Brexit could cause break-up of UK, says ex-Chancellor George Osborne | Daily Mail Online


So, George Osbourne, former Chancellor of the Exchequer, is saying Brexit could be the cause of the break up of the UK, well, if it is then so be it.

But, it is not Brexit, but the actions of previous Governments, with Brexit being the easiest reason to put forward, for previous Governments, be they Labour or Conservative, could not be the cause, could they!

George was never in favour of Brexit, but, then, I was never in favour of George.

Brexit will, eventually, be good for England and any other country within the UK who stays with England.

As to Brexit, I did vote to leave and my conviction to do so, is only strengthened more each day, when I see how the EU is prolonging the discussions on the terms of a Trade Deal between the UK and the EU, for they only wish to punish the UK for daring to leave the EU and to show others who are not happy being in the EU, how they would be treated, if they wished to leave,

What I would say, is if I had known in 1975 what I know now I would have voted to leave then, instead, I mistakenly voted to stay in 1975, my worst vote ever.

Goodbye EU, but hello Europe, for we wish to trade with Europe not the EU.

 

Source: Brexit could cause break-up of UK, says ex-Chancellor George Osborne | Daily Mail Online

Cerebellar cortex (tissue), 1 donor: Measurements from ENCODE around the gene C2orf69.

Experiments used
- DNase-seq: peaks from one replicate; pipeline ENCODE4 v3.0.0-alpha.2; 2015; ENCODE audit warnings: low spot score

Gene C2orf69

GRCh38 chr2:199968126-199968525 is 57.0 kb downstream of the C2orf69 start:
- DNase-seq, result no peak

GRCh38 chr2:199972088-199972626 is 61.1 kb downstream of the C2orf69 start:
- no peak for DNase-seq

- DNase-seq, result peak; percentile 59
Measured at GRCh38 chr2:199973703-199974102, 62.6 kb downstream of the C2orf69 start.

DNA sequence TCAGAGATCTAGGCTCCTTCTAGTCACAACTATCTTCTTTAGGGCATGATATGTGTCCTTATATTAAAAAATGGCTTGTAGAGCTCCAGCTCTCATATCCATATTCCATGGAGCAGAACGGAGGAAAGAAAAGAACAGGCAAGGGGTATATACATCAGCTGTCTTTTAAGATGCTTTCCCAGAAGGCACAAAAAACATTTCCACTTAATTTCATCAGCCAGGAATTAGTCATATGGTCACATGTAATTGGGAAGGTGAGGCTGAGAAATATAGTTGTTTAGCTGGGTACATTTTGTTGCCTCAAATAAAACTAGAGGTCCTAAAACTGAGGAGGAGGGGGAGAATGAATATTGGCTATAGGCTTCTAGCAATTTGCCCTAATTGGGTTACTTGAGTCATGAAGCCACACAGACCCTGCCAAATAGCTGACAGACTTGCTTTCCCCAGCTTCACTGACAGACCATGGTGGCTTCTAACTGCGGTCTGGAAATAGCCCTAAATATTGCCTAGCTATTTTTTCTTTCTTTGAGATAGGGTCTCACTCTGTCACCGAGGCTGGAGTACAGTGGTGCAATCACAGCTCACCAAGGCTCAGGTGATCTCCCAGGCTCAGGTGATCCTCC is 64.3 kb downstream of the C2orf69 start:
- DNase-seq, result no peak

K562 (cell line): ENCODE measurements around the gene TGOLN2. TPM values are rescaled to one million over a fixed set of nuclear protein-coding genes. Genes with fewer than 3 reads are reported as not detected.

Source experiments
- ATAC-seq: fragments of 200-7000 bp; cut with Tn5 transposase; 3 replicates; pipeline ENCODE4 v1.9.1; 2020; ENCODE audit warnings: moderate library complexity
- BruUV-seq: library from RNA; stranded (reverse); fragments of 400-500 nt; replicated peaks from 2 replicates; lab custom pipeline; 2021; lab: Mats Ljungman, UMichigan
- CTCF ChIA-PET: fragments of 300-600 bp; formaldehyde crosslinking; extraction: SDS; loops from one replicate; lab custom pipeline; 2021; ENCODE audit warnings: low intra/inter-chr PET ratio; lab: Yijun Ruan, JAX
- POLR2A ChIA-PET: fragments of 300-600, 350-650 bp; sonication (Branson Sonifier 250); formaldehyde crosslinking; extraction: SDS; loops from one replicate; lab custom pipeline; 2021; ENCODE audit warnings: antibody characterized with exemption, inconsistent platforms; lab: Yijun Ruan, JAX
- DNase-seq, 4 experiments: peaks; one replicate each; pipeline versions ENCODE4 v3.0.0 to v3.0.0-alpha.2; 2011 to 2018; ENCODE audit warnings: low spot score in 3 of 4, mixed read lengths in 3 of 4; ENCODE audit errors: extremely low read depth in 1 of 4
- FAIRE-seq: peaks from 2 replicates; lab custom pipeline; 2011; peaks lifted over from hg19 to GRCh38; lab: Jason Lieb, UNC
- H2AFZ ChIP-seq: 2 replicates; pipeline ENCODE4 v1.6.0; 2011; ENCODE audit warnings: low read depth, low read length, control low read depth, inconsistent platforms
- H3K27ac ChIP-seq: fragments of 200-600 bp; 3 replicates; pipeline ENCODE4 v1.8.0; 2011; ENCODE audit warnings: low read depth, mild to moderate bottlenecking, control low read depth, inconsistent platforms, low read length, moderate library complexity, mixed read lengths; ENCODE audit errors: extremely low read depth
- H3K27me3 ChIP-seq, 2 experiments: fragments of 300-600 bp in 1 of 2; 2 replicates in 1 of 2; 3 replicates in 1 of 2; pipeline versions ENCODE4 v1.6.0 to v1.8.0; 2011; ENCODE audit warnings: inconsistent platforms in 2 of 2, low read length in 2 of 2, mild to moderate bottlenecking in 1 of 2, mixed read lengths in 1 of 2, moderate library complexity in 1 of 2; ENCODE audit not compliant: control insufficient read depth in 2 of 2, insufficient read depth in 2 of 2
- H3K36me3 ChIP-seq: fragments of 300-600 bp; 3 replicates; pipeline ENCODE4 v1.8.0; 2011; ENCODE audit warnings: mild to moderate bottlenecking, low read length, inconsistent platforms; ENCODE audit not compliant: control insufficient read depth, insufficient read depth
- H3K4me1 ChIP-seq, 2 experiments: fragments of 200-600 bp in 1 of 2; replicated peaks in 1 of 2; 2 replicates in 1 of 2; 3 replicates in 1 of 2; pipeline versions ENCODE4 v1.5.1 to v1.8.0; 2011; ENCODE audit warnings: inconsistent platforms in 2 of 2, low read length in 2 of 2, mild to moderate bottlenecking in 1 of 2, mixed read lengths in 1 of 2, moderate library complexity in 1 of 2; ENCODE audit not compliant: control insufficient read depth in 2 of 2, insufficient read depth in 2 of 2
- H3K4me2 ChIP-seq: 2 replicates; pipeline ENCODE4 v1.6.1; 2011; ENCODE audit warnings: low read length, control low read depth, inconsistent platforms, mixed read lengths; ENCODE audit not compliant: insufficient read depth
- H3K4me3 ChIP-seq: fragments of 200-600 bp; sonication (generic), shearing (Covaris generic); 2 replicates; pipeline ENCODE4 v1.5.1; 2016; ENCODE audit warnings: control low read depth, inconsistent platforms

Explainer: Europe’s coronavirus smartphone contact tracing apps – Reuters


BERLIN (Reuters) – More than 20 countries and territories in Europe have launched or plan smartphone apps that seek to break the chain of coronavirus infection by tracking encounters between people and issuing a warning should one of them test positive.

 

Source: Explainer: Europe’s coronavirus smartphone contact tracing apps – Reuters

The Cyprus rape case is a chilling reminder of the price women pay for speaking up | Gaby Hinsliff | Opinion | The Guardian


It is impossible to feel justice has been done for the British teenager in the Cyprus rape case, says Guardian columnist Gaby Hinsliff

Source: The Cyprus rape case is a chilling reminder of the price women pay for speaking up | Gaby Hinsliff | Opinion | The Guardian

My love letter to Britain: family ties can never really be severed | Frans Timmermans | Opinion | The Guardian


Since I went to a British school, you have always been part of me. Now you are leaving, and it breaks my heart

Source: My love letter to Britain: family ties can never really be severed | Frans Timmermans | Opinion | The Guardian

The Supreme Court’s ruling. Why not now go all the way – and let Bercow deliver the Queen’s Speech? | Conservative Home


‘Be it enacted by the Queen’s most Excellent Majesty, by and with the advice and consent of the Lords Spiritual and Temporal, and Commons, in this present Parliament assembled, and by the authority of the same, as follows’.